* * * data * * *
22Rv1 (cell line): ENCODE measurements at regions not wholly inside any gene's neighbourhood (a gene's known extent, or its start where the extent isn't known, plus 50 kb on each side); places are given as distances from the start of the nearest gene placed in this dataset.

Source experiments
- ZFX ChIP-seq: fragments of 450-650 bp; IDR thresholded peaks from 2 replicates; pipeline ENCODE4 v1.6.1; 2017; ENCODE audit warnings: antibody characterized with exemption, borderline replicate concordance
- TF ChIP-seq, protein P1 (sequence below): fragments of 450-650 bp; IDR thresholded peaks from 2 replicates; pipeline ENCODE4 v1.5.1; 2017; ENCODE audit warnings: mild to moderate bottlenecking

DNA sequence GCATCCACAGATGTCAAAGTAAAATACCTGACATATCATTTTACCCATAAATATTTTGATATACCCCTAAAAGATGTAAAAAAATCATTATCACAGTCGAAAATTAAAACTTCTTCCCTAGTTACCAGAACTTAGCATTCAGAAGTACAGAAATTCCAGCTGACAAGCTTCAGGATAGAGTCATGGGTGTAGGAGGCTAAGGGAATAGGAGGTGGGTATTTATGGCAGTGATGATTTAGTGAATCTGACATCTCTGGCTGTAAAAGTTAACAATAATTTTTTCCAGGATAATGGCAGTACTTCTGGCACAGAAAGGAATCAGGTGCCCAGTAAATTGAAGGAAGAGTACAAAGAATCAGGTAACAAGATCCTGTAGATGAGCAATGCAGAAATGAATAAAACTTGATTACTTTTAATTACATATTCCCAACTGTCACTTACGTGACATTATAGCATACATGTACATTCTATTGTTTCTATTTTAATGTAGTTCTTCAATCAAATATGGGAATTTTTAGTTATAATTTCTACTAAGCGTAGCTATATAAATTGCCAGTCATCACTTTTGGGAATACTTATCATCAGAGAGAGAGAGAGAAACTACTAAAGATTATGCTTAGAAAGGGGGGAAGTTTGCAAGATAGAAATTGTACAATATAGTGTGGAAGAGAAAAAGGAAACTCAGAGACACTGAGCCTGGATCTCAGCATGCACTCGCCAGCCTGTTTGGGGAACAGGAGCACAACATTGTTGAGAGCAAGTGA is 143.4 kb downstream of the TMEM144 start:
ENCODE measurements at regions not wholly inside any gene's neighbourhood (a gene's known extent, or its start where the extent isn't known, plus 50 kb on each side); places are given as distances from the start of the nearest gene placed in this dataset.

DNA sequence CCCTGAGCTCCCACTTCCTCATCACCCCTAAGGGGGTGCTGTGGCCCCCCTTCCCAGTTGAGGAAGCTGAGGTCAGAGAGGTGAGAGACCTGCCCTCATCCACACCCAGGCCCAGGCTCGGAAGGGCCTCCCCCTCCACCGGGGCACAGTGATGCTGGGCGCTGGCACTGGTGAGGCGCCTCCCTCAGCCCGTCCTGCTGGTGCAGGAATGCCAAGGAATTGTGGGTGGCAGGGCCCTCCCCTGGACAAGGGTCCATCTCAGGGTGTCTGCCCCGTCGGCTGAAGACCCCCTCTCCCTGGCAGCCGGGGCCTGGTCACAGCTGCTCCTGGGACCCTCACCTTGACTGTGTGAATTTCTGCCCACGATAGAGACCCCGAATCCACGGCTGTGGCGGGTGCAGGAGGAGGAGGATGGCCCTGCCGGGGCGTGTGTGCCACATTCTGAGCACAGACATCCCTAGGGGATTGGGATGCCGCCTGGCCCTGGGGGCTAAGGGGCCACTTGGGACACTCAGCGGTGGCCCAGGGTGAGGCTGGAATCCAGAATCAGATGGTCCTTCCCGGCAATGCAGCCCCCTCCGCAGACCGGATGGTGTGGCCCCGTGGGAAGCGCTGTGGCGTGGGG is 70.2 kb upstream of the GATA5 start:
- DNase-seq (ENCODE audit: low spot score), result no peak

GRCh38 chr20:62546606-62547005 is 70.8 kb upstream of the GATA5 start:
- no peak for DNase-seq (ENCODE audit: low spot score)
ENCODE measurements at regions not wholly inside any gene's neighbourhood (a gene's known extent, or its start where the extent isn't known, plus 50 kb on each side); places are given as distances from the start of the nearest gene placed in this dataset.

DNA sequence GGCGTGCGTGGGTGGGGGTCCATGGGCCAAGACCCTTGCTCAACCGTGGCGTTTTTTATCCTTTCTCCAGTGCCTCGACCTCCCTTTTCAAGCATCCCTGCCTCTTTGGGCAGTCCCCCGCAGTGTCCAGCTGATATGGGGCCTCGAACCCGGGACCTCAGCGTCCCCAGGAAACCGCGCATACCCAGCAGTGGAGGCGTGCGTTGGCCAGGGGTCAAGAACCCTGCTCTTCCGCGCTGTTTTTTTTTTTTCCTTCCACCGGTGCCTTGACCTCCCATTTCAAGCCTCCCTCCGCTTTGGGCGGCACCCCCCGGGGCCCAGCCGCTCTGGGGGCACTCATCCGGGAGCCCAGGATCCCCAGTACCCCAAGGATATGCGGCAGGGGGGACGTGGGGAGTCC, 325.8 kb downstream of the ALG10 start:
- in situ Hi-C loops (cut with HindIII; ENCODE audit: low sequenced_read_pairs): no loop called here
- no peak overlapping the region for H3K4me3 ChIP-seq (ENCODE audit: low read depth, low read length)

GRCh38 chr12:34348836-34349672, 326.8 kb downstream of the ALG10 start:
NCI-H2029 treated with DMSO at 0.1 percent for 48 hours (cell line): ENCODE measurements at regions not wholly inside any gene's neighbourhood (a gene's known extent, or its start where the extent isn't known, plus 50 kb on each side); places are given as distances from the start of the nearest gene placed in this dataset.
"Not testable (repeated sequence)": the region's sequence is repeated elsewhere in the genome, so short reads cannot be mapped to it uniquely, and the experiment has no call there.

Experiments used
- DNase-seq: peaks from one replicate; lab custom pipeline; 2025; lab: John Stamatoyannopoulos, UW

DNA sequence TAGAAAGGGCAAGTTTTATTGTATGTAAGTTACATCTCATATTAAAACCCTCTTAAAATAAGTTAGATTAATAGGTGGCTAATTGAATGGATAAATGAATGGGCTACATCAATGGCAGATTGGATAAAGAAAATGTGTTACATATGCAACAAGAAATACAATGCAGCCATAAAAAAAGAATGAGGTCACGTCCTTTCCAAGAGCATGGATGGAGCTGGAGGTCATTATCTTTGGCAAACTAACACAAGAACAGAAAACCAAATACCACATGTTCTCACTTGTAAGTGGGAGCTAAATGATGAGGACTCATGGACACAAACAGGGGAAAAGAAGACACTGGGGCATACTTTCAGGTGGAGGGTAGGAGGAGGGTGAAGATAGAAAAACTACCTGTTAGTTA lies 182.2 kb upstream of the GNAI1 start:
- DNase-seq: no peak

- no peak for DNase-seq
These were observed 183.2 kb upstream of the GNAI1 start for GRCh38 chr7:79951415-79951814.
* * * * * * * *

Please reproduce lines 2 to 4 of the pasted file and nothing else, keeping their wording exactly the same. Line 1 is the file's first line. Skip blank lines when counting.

Source experiments
- ZFX ChIP-seq: fragments of 450-650 bp; IDR thresholded peaks from 2 replicates; pipeline ENCODE4 v1.6.1; 2017; ENCODE audit warnings: antibody characterized with exemption, borderline replicate concordance
- TF ChIP-seq, protein P1 (sequence below): fragments of 450-650 bp; IDR thresholded peaks from 2 replicates; pipeline ENCODE4 v1.5.1; 2017; ENCODE audit warnings: mild to moderate bottlenecking